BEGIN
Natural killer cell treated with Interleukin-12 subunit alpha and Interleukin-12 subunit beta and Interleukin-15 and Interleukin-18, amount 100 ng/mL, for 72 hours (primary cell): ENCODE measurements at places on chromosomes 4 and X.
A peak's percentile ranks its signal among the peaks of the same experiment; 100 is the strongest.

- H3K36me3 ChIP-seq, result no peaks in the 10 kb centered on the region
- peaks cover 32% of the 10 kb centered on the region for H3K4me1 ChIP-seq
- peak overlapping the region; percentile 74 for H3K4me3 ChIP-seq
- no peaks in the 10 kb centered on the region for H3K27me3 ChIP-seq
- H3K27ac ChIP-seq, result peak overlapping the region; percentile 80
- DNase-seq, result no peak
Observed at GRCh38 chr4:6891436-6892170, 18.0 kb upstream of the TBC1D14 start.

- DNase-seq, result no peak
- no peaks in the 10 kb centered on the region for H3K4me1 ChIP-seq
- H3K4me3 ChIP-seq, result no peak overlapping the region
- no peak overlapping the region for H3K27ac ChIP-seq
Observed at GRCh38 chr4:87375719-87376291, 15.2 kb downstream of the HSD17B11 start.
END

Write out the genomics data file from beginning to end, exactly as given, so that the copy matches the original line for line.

Natural killer cell treated with Interleukin-12 subunit alpha and Interleukin-12 subunit beta and Interleukin-15 and Interleukin-18, amount 100 ng/mL, for 72 hours (primary cell): ENCODE measurements at places on chromosomes 4 and X.
A peak's percentile ranks its signal among the peaks of the same experiment; 100 is the strongest.

- H3K36me3 ChIP-seq, result no peaks in the 10 kb centered on the region
- peaks cover 32% of the 10 kb centered on the region for H3K4me1 ChIP-seq
- peak overlapping the region; percentile 74 for H3K4me3 ChIP-seq
- no peaks in the 10 kb centered on the region for H3K27me3 ChIP-seq
- H3K27ac ChIP-seq, result peak overlapping the region; percentile 80
- DNase-seq, result no peak
Observed at GRCh38 chr4:6891436-6892170, 18.0 kb upstream of the TBC1D14 start.

- DNase-seq, result no peak
- no peaks in the 10 kb centered on the region for H3K4me1 ChIP-seq
- H3K4me3 ChIP-seq, result no peak overlapping the region
- no peak overlapping the region for H3K27ac ChIP-seq
Observed at GRCh38 chr4:87375719-87376291, 15.2 kb downstream of the HSD17B11 start.